International Ocean Discovery Program (IODP) Expedition 366 has two primary science objectives. The first objective is devoted to coring a series of sites at the summit and flanks of three large (up to 50 km diameter and 2 km high) serpentinite mud volcanoes in the Mariana forearc (within 100 km west of the Mariana Trench). This objective addresses the broad scientific aim of examining processes of mass transport within the subduction zone of a nonaccretionary convergent margin. In detail, the plan is to recover mudflow materials to (1) examine processes of mass transport and geochemical cycling within the forearc of a nonaccretionary convergent margin; (2) ascertain the spatial variability of slab-related fluids within the forearc environment as a means of tracing dehydration, decarbonation, and water-rock reactions in subduction and suprasubduction zone environments; (3) study the metamorphic and tectonic history of this nonaccretionary forearc region; (4) investigate the physical properties of the subduction zone in relation to dehydration reactions and seismicity; (5) document microbial activity associated with subduction zone material from great depth; and (6) explore linkages among these subduction-related processes, including seismicity, while placing the effects of these processes within a historical context. The second objective establishes long-term seafloor observatory sites by emplacing cased boreholes at summit (conduit) holes in three mud volcanoes (at Expedition 366 proposed Sites MAF-11A, MAF-9B, and MAF-15A) and removing the circulation obviation retrofit kit (CORK) body from Ocean Drilling Program Hole 1200C. These activities set the foundation for future deployments of sensors and samplers with the possibility of deploying a CORK-Lite structure within the boreholes. CORK-Lites provide a framework for conducting temporal observations that will allow one to “take the pulse of subduction” in an active nonaccretionary convergent plate margin and establish a platform for in situ experimentation.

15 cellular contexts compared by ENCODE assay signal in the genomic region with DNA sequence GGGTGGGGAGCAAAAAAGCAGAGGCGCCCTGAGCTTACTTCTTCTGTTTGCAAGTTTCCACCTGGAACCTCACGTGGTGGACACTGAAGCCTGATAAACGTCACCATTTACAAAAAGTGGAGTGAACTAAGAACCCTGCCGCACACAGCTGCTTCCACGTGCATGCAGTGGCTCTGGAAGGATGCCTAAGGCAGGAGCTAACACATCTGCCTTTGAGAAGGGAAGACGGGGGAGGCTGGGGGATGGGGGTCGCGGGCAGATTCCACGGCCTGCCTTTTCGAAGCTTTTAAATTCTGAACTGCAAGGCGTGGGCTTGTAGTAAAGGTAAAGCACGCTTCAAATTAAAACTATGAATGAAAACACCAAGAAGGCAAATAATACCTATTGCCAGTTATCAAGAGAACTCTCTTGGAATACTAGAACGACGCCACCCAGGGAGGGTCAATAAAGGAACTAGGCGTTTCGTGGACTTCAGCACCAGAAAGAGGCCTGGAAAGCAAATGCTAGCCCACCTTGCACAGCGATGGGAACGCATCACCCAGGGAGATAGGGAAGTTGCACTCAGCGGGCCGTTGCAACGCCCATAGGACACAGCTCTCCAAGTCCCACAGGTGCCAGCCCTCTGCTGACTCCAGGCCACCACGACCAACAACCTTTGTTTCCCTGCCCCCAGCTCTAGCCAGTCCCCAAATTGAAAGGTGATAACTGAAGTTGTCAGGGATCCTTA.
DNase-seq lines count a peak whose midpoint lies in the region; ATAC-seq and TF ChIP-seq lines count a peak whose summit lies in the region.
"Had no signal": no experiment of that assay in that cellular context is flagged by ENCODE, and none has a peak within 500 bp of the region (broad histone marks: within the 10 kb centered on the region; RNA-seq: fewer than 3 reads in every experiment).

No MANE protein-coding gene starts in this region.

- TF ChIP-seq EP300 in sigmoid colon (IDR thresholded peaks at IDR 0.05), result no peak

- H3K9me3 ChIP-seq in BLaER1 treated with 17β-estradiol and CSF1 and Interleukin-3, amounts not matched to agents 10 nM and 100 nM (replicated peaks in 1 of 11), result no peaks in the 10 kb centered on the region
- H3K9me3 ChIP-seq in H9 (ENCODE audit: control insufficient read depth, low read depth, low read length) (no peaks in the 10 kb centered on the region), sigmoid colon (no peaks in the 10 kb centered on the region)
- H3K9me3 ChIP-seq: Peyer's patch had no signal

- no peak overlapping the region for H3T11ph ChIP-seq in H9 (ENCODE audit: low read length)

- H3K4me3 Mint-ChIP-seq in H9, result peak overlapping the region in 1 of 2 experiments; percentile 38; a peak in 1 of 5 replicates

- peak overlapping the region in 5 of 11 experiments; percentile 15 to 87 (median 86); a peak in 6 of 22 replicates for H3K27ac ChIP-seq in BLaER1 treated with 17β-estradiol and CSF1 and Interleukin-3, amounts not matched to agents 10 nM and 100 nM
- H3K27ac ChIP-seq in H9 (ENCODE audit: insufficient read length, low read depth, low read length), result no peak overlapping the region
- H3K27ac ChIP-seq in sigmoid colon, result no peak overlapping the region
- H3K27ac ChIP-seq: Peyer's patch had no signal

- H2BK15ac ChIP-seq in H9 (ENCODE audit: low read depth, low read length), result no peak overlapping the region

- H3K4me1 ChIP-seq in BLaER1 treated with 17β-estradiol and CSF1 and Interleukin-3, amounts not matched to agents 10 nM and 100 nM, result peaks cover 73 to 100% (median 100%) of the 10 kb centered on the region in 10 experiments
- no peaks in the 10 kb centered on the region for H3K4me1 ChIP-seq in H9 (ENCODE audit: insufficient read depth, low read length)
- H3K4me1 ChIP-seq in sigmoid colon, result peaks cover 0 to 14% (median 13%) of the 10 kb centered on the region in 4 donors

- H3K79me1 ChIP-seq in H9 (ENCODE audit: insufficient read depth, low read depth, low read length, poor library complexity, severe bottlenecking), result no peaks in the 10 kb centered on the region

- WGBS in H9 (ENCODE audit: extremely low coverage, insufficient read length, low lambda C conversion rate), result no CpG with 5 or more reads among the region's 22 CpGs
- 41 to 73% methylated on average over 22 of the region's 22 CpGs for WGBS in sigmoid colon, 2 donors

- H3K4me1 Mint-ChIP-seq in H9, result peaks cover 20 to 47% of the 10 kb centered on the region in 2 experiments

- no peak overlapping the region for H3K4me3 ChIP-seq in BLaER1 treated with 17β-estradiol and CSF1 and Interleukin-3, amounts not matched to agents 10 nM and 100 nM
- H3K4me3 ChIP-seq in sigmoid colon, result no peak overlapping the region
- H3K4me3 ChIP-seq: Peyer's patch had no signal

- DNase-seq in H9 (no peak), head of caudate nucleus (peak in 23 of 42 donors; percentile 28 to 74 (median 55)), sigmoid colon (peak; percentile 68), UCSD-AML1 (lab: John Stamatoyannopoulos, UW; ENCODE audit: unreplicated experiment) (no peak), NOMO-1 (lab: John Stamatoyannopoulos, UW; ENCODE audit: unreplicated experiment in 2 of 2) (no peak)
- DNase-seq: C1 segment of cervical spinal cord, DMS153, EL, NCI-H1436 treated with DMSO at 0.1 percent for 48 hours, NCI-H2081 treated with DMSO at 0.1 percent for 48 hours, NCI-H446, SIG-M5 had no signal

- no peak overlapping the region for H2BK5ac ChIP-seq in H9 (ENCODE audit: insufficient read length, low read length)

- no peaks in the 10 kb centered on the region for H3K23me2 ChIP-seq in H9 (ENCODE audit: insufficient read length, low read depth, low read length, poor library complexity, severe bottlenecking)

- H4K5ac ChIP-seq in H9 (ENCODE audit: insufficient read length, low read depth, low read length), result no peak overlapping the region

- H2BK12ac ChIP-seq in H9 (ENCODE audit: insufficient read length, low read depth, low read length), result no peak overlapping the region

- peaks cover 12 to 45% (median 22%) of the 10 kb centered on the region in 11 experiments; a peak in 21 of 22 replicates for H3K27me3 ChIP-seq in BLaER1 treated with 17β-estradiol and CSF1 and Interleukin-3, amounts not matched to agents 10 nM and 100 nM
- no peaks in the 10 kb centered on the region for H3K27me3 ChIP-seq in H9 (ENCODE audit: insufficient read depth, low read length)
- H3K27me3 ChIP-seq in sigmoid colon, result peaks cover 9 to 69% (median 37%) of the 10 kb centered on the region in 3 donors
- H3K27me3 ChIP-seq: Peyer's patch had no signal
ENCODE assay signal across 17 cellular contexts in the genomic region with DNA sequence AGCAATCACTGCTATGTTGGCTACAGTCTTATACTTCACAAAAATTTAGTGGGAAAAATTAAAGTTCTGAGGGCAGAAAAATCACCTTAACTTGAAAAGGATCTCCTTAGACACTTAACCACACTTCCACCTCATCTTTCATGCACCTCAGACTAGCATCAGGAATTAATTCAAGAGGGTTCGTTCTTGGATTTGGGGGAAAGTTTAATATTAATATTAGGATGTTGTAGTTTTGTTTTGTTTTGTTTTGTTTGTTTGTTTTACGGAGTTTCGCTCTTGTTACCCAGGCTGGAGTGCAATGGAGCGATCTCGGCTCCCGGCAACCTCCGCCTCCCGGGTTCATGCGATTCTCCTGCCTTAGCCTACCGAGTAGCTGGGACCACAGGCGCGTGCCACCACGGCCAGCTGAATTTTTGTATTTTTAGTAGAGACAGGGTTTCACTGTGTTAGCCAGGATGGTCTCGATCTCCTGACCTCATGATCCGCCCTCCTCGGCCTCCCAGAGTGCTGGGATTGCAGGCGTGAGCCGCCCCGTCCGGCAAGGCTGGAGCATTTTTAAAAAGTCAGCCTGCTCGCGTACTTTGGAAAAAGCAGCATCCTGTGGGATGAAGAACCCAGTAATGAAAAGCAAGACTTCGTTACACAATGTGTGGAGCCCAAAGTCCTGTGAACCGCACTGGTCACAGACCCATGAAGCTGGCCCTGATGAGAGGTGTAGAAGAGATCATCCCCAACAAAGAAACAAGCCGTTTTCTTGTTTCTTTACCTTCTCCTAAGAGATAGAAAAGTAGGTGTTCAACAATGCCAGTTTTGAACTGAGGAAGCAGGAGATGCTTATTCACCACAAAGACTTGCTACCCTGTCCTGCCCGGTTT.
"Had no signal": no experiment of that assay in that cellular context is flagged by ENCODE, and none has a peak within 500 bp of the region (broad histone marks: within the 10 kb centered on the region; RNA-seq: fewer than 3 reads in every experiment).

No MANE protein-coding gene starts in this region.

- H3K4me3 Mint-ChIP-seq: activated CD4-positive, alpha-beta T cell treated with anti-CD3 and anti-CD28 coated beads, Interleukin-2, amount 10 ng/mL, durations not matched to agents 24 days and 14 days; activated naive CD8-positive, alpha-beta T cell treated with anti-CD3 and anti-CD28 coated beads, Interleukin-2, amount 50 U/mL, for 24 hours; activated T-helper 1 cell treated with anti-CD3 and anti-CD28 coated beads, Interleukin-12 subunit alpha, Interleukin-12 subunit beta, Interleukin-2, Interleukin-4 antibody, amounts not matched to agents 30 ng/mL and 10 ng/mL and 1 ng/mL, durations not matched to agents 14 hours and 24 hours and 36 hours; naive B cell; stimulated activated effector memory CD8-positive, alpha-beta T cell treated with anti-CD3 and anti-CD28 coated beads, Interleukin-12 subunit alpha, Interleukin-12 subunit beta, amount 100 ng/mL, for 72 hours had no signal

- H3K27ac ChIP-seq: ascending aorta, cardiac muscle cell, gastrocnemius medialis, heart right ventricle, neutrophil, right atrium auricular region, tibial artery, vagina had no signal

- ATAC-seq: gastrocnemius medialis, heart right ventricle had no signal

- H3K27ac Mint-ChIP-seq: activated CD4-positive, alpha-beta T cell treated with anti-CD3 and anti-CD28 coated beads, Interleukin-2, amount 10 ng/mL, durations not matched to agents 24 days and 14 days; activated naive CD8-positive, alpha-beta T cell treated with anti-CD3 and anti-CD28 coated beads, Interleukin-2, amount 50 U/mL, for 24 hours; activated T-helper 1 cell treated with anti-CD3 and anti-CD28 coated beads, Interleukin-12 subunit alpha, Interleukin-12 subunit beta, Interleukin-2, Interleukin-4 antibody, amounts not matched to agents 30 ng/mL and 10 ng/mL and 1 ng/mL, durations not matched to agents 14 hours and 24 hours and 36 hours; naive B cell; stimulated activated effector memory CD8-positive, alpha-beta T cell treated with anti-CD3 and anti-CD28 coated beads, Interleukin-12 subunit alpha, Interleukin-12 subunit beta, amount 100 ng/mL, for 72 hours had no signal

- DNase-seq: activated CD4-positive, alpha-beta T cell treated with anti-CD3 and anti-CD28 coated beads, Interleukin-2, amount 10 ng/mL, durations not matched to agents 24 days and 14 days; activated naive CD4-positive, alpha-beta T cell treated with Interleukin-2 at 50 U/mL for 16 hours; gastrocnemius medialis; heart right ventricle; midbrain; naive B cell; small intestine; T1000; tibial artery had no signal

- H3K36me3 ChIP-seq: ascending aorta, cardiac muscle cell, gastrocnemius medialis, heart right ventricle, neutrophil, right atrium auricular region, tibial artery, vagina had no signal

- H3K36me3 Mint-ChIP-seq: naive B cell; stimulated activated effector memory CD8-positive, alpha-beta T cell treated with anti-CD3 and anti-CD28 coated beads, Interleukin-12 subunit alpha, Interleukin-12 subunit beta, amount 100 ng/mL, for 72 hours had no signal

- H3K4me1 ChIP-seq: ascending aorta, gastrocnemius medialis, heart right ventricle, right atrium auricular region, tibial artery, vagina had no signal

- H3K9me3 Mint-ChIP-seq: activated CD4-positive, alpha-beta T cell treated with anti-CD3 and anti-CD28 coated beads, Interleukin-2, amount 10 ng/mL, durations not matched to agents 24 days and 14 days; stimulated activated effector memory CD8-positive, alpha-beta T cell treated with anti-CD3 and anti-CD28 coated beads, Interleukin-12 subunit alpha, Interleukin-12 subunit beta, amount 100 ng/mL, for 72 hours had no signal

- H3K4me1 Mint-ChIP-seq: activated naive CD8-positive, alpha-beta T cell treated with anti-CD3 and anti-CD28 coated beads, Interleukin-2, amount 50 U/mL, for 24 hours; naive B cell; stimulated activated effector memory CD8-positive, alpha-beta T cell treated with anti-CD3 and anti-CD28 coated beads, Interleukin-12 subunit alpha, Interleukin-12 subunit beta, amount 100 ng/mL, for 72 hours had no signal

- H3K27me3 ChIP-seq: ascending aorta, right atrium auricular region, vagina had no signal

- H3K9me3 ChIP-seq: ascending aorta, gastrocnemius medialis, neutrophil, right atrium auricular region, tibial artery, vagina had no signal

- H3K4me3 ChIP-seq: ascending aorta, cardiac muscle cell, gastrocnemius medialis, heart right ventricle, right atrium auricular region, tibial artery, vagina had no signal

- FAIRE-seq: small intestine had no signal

The Adélie Basin, located ~100km off shore of Antarctica’s Wilkes Land Margin, is an anoxic, eutrophic sedimentary environment. During IODP Expedition 318, a 103 m sediment core was collected for microbiological and geochemical studies. Stable carbon isotope analysis of dissolved CO2 indicates an enrichment of δ13C values with depth. This enrichment is indicative of the autotrophic selection of dissolved 12CO2 over 13CO2 , which corresponds to increasing methane concentrations suggesting methanogenesis (a maximum of 12.8 mM at 18 meters below sea floor). Surprisingly, previous pyrosequencing of SSU rRNA gene amplicons identified relatively low amounts of known archaea (<7%) and very few sequences from known methanogens (<0.2%). An additional PCR screen for the gene mcrA also failed to recognize the presence of potential methanogens. This unsatisfying dearth of genomic evidence for methanogens precludes a deeper understanding of CH4 cycling in this environment. To better identify the missing methanogenic community of this basin, an integrated approach of metagenomics, single cell genomics, and stable carbon isotope analysis of intact polar lipid techniques was applied to these sediments. Lipid analyses identified isotopically light hydroxyarchaeol and glycerol dialkyl glycerol tetraether (GDGT) phospholipids, both suspected to be of methanogenic origin. Metagenomic analyses identified coding regions for both acetoclastic and autotrophic methanogenesis pathways. The majority of these coding regions were classified to the genus Methanosaeta, a well-known acetoclastic methanogen. This presentation takes a thorough look at the genus Methanosaeta, especially their methanogenic potential and their role in these and other marine subsurface environments.